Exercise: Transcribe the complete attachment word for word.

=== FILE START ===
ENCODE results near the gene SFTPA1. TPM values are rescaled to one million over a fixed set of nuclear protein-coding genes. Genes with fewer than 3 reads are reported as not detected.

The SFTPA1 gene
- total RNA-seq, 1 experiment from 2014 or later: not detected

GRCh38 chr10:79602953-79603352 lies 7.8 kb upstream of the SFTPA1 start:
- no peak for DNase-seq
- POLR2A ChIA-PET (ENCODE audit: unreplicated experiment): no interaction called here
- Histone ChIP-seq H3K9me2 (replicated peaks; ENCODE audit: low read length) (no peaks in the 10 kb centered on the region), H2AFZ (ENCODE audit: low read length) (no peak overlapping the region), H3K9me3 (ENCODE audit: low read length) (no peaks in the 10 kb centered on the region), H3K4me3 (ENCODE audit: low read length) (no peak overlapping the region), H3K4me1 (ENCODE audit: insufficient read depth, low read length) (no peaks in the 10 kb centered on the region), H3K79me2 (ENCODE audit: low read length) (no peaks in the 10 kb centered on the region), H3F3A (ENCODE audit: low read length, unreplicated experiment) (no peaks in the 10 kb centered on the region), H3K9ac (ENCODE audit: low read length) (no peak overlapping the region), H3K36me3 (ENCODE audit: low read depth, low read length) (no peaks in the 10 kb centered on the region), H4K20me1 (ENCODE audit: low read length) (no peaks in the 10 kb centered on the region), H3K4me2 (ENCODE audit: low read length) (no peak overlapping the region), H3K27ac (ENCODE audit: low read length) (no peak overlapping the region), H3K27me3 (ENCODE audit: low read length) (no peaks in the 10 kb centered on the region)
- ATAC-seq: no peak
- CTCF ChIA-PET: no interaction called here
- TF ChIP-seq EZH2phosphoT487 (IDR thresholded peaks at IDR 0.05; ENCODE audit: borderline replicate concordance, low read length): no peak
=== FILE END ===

ENCODE results near the gene SFTPA1. TPM values are rescaled to one million over a fixed set of nuclear protein-coding genes. Genes with fewer than 3 reads are reported as not detected.

The SFTPA1 gene
- total RNA-seq, 1 experiment from 2014 or later: not detected

GRCh38 chr10:79602953-79603352 lies 7.8 kb upstream of the SFTPA1 start:
- no peak for DNase-seq
- POLR2A ChIA-PET (ENCODE audit: unreplicated experiment): no interaction called here
- Histone ChIP-seq H3K9me2 (replicated peaks; ENCODE audit: low read length) (no peaks in the 10 kb centered on the region), H2AFZ (ENCODE audit: low read length) (no peak overlapping the region), H3K9me3 (ENCODE audit: low read length) (no peaks in the 10 kb centered on the region), H3K4me3 (ENCODE audit: low read length) (no peak overlapping the region), H3K4me1 (ENCODE audit: insufficient read depth, low read length) (no peaks in the 10 kb centered on the region), H3K79me2 (ENCODE audit: low read length) (no peaks in the 10 kb centered on the region), H3F3A (ENCODE audit: low read length, unreplicated experiment) (no peaks in the 10 kb centered on the region), H3K9ac (ENCODE audit: low read length) (no peak overlapping the region), H3K36me3 (ENCODE audit: low read depth, low read length) (no peaks in the 10 kb centered on the region), H4K20me1 (ENCODE audit: low read length) (no peaks in the 10 kb centered on the region), H3K4me2 (ENCODE audit: low read length) (no peak overlapping the region), H3K27ac (ENCODE audit: low read length) (no peak overlapping the region), H3K27me3 (ENCODE audit: low read length) (no peaks in the 10 kb centered on the region)
- ATAC-seq: no peak
- CTCF ChIA-PET: no interaction called here
- TF ChIP-seq EZH2phosphoT487 (IDR thresholded peaks at IDR 0.05; ENCODE audit: borderline replicate concordance, low read length): no peak